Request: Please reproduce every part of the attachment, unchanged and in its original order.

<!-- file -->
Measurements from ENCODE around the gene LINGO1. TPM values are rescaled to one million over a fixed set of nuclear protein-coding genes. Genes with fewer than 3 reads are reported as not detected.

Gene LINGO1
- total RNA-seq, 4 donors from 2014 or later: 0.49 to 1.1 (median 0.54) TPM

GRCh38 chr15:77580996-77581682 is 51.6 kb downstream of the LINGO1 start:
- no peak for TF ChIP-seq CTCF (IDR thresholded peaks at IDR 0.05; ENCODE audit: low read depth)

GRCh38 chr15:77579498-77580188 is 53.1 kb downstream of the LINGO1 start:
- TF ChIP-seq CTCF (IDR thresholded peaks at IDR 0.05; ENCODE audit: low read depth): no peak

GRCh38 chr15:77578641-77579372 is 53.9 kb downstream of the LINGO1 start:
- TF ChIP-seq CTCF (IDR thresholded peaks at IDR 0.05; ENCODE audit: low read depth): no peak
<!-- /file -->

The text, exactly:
Measurements from ENCODE around the gene LINGO1. TPM values are rescaled to one million over a fixed set of nuclear protein-coding genes. Genes with fewer than 3 reads are reported as not detected.

Gene LINGO1
- total RNA-seq, 4 donors from 2014 or later: 0.49 to 1.1 (median 0.54) TPM

GRCh38 chr15:77580996-77581682 is 51.6 kb downstream of the LINGO1 start:
- no peak for TF ChIP-seq CTCF (IDR thresholded peaks at IDR 0.05; ENCODE audit: low read depth)

GRCh38 chr15:77579498-77580188 is 53.1 kb downstream of the LINGO1 start:
- TF ChIP-seq CTCF (IDR thresholded peaks at IDR 0.05; ENCODE audit: low read depth): no peak

GRCh38 chr15:77578641-77579372 is 53.9 kb downstream of the LINGO1 start:
- TF ChIP-seq CTCF (IDR thresholded peaks at IDR 0.05; ENCODE audit: low read depth): no peak